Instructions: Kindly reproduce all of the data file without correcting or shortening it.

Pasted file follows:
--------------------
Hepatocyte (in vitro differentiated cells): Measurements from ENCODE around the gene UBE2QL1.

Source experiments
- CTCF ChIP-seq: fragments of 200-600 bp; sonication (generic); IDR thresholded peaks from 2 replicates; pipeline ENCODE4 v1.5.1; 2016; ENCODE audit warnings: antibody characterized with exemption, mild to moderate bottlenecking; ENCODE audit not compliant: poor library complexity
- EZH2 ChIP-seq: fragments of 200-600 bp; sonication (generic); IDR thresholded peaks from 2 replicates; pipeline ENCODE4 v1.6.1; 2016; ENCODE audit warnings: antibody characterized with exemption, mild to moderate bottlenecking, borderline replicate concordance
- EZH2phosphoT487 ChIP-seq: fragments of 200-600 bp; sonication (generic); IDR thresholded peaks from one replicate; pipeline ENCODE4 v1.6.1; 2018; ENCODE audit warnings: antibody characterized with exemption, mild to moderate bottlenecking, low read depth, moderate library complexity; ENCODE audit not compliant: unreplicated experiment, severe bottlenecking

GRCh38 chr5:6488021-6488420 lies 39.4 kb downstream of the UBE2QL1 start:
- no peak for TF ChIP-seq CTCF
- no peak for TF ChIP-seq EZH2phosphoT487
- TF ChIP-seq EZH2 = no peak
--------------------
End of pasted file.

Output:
Hepatocyte (in vitro differentiated cells): Measurements from ENCODE around the gene UBE2QL1.

Source experiments
- CTCF ChIP-seq: fragments of 200-600 bp; sonication (generic); IDR thresholded peaks from 2 replicates; pipeline ENCODE4 v1.5.1; 2016; ENCODE audit warnings: antibody characterized with exemption, mild to moderate bottlenecking; ENCODE audit not compliant: poor library complexity
- EZH2 ChIP-seq: fragments of 200-600 bp; sonication (generic); IDR thresholded peaks from 2 replicates; pipeline ENCODE4 v1.6.1; 2016; ENCODE audit warnings: antibody characterized with exemption, mild to moderate bottlenecking, borderline replicate concordance
- EZH2phosphoT487 ChIP-seq: fragments of 200-600 bp; sonication (generic); IDR thresholded peaks from one replicate; pipeline ENCODE4 v1.6.1; 2018; ENCODE audit warnings: antibody characterized with exemption, mild to moderate bottlenecking, low read depth, moderate library complexity; ENCODE audit not compliant: unreplicated experiment, severe bottlenecking

GRCh38 chr5:6488021-6488420 lies 39.4 kb downstream of the UBE2QL1 start:
- no peak for TF ChIP-seq CTCF
- no peak for TF ChIP-seq EZH2phosphoT487
- TF ChIP-seq EZH2 = no peak